These abuses have helped inspire some Western proposals for freedom-of-navigation operations—and recently for humanitarian maritime operations to unblock at least the Ukrainian agricultural exports. US Admiral (ret.) James Stavridis, former Supreme Allied Commander Europe (Bloomberg, May 29, 2022 and July 25, 2023); the former US ambassador to NATO, Kurt Volker (CEPA, May 30, 2023); and Norwegian naval officer Hans Petter Midttun, formerly a NATO staff officer and defense attaché to Ukraine (Euromaidan Press, July 29), among others, have proposed such operations.
Broadly, the concept involves warships escorting cargo vessels along a corridor from Odesa (and possibly from additional Ukrainian ports) to Istanbul, then sailing onward into the Mediterranean basin. The corridor could, in various proposed versions, either traverse international waters in the Black Sea or the territorial waters of NATO members Romania, Bulgaria and Turkey. De-mining operations would precede the corridor’s opening, and air cover is envisaged to protect the route.
NATO as an organization could, in theory, deploy any of its standing maritime groups to the Black Sea for such operations, but this would necessitate unanimous political approval, which seems unlikely. A US-led mission of “willing” NATO members is more plausible but not in the cards. The United States is reticent; Turkey is unwilling not only to participate but also to open the Bosporus to non-riparian warships for the duration of the war. Although freedom of navigation and commercial shipping in the Black Sea in no way threaten Russia’s security, Western naval powers and Turkey look reluctant to challenge Russia’s interests in the Black Sea in the ongoing conflict. NATO restraint and Turkey’s discretionary application of the Montreux Convention have given Russia the chance to act with impunity in the Black Sea thus far.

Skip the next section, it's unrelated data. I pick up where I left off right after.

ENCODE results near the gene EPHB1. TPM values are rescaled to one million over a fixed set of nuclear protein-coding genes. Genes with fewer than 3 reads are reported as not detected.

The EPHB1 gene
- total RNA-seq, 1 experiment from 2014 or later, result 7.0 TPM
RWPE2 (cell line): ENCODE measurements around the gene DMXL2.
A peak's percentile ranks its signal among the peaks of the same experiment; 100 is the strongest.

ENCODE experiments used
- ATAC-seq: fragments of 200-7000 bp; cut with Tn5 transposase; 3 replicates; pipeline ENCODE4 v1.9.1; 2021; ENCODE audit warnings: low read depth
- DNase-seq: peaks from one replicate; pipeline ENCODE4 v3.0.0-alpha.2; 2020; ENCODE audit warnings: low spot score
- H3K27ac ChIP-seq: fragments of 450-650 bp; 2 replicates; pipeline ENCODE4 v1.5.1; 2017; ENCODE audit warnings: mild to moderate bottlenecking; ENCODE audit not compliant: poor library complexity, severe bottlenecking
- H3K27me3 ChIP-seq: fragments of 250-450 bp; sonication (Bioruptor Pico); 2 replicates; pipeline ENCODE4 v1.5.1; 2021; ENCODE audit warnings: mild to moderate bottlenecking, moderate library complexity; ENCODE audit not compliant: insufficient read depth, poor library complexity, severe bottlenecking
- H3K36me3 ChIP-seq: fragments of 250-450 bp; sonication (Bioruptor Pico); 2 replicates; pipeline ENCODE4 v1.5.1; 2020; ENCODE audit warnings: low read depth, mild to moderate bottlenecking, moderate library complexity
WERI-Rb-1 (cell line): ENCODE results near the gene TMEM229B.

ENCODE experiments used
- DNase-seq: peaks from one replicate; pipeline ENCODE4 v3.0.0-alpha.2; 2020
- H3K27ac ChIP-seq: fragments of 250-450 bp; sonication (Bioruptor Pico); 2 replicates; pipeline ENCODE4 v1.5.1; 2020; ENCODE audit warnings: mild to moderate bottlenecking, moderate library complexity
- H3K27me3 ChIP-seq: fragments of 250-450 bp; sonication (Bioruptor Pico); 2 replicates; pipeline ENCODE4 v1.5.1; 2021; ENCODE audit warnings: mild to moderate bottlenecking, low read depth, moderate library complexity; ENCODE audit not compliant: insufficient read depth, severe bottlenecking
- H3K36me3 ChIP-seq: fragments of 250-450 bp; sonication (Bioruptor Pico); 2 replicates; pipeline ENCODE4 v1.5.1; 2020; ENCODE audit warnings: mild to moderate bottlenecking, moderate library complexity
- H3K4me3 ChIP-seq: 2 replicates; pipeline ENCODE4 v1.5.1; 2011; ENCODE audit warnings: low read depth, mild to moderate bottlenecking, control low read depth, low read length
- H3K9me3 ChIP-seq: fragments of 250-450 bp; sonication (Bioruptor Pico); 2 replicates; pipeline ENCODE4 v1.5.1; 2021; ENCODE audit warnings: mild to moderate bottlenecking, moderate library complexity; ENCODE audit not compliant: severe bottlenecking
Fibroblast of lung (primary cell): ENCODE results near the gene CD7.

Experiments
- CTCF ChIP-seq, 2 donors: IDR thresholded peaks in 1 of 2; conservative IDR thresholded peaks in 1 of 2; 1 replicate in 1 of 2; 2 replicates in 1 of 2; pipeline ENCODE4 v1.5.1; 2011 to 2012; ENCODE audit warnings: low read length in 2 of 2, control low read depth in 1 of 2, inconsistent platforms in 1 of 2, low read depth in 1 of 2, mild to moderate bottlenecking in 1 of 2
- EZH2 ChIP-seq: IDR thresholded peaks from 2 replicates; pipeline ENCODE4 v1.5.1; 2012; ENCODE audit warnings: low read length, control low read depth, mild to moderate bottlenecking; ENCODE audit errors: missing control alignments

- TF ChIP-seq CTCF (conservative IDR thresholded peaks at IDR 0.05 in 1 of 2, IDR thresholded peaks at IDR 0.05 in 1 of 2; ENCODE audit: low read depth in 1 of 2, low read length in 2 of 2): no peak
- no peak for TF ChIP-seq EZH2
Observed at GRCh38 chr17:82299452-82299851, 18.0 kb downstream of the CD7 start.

The United States, the United Kingdom (in their national capacities) and NATO as an organization are issuing warnings to international shippers about the risks posed by Russian mines, possible Russian targeting of civilian vessels or the possibility of Russia staging false-flag Ukrainian attacks on commercial shipping. They also engage in remote intelligence-gathering and sharing it with allies and partners. Meanwhile, Russia holds unchallenged sway in much of the sea.
NATO as an organization and the United States in its national capacity have yet to work out a strategy for the Black Sea. The US was said to be preparing a Black Sea strategy in advance of the Vilnius summit, but the document has not materialized. When it does, critical elements to consider include: first, ending the de-prioritization of the Black Sea region relative to the Baltic region—a disequilibrium that has affected NATO’s eastern frontline since the 2016 summit’s decisions; second, upholding freedom of navigation in the Black Sea; third, deterring Russia from using the sea to launch or threaten to launch missile strikes against riparian countries (Ukraine today, some other country in the future); and fourth—to achieve those objectives—establishing a regular, continuous, rotational naval presence in the Black Sea, compatible with the Montreux Convention’s 21 days’ rotation rule and tonnage limitations.